Comparing Amazon Sales From Jan 2014 and Jan 2015 - Results and Lessons Learnt
Higher Selling Prices
Strategy no. 1 is to look for products that sell at higher price points on Amazon, which is always helpful to reduce the percentage of fees paid to Amazon, resulting in higher profits. Having a higher selling price also allows me to move away from looking for products with the often mooted 3x selling rule that sometime confuses people. The 3x guide is not a rule it's a guideline for new sellers (just asthe theory of evolution is just a theory not fact). If you are not sure about how to count your costs, I strongly recommend you get familiar with using Amazon's free FBA Revenue Calculator which I used to calculate all my profit numbers below and for everything before I decide to sell it or not.
I know a couple of very successful sellers who will only sell something if they can make a minimum of $10 profit per sale. For them the $10 threshold helps them focus on maximizing their productivity so they don't spend their time packing items to make a dollar or two. Personally, I like to sell anything that I can make at least $6 on after all Amazon and third-party prep fees. Since I don't pack anything myself, I don't mind the lower dollar amount margins. I will even go down to $3 in net profit for some products that sell well (low bestseller rank aka sales rank within the top 3% of a parent category), have very low competition and can be easily re-stocked, for example from a wholesale supplier. When checking prices on Amazon, I zoom in on products that have a price of $15 or more. I especially look out for prices that are $19or more and love anything that is $35 or higher.
Strategy no. 2 is multipacking. A multipack is putting 2 or more of the same item together such as 4 tubes of Colgate toothpaste. I like multipacks for several reasons. First, it raises the selling price (see strategy 1 above) resulting in higher profit compared to selling singles. For example, I sell a grocery item that is currently selling for $10 .48 each on Amazon. My cost is $2.98 each. If I sell it as a single at that price, my net profit is $2.18 per sale. However I also created a 2 pack and a 4 pack which I price at $19.99 and $37.50. The 2 pack nets a profit of $6.68 which works out to $3.34 per unit vs $2.18 - that's over 53% more profit per unit. For the 4 pack, my net profit per sale is $15.56 which is $3.89 profit per unit - that's 16.5% more per unit than the 2 pack and over 178% more profit per unit compared to selling single units. You'll be surprised how many people will buy in large quantities - it's one of the reason McDonald's does so well by training counter staff to suggest up-sizing a meal to every customer. Secondly, there tends to be lower competition on multipacks. I guesstimate that a large proportion of Amazon sellers are sourcing from retail arbitrage, which means they are scanning UPC codes in stores. By creating you own multipacks with a new UPC codes, you immediately become invisible to the mobs of scanners because your multipacks will not show up on their scanners since the UPC codes are different! The proof is in the pudding and many of my multipacks still have zero competition after being listed for months, some for a year! The third reason I like multipacks is I can order in larger volumes from my wholesale suppliers. This helps me meet minimum orders to get free shipping or volume discounts with some of them. I think it also helps them to like me since I am now a buyer with bigger orders. For example if I sold 1/day of a single, I would order 30 units a months. However if I sell 1/day of the single, 2 pack and 4 pack, that's 7 units a day or a monthly reorder of 210 units vs just 30.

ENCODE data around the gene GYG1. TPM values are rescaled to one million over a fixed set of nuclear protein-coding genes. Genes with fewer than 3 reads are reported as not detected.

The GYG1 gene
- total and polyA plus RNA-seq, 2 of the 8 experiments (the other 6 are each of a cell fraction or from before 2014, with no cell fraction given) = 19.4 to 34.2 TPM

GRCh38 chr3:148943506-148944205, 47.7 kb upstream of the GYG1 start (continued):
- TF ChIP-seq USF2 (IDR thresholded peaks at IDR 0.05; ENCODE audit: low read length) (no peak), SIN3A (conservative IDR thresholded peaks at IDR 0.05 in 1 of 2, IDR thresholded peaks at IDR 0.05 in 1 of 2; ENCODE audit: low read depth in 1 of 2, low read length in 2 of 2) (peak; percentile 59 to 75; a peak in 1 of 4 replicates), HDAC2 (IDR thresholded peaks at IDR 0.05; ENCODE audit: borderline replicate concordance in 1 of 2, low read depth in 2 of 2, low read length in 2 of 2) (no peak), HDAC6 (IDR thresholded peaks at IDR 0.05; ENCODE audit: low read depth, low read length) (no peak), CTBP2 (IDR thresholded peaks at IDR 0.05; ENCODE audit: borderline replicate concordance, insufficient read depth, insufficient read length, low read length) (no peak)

Strategy 3 is creating bundles. It's similar to multipacking (you also get the benefits of higher selling prices and profits as well as even lower competition) except a bundle consists of 2 or more different but complementary products. For example a shower curtain with a bath mat and/or towels. Or salt & pepper shakers bundled with salt and pepper. Or a water bottle with a cleaning brush. The possibilities are endless!
The key to creating bundles with a higher chance of success is to include at least 1 product that is popular or a hot seller which buyers are searching for. Then you just add something (s) in a package that makes sense for that customer so that when they see it they think, "yes, it makes sense for me to get those items together" or " that would make a great ready-to-use set/kit or a gift". A quick way to get ideas for bundles is to look at the Frequently Bought Together section as Amazon tracks what every customer buys in order to suggest related products to increase sales. Just this week I've created a new bundle from 4 products from 2 different suppliers. 1 product I sell 3-6 units/day at $15.99 with a cost of $3.90 and the other is the number 1 bestseller in it's subcategory
A good bundle can be amazing and is effectively like a private label product except better- you can leverage on a product's or brand's existing popularity and by bundling it with something from a different supplier or even a simple 1 sheet how to use guide you insert together, you have effectively made it like a private label listing. Effective bundles can be amazing. One of my bundles was ranked under 800 in grocery this week and I did not have to do any SEO, PPC advertising, giveaway offers for reviews or any other marketing that comes with typical new private labels!
These 3 strategies are simple to employ. If you take action, you will see results.
If you need help with how to create bundles check out the Proven Bundling Course which is also a module included in the Proven Amazon Course. You can find out more about the course contents in my Proven Amazon Course Review.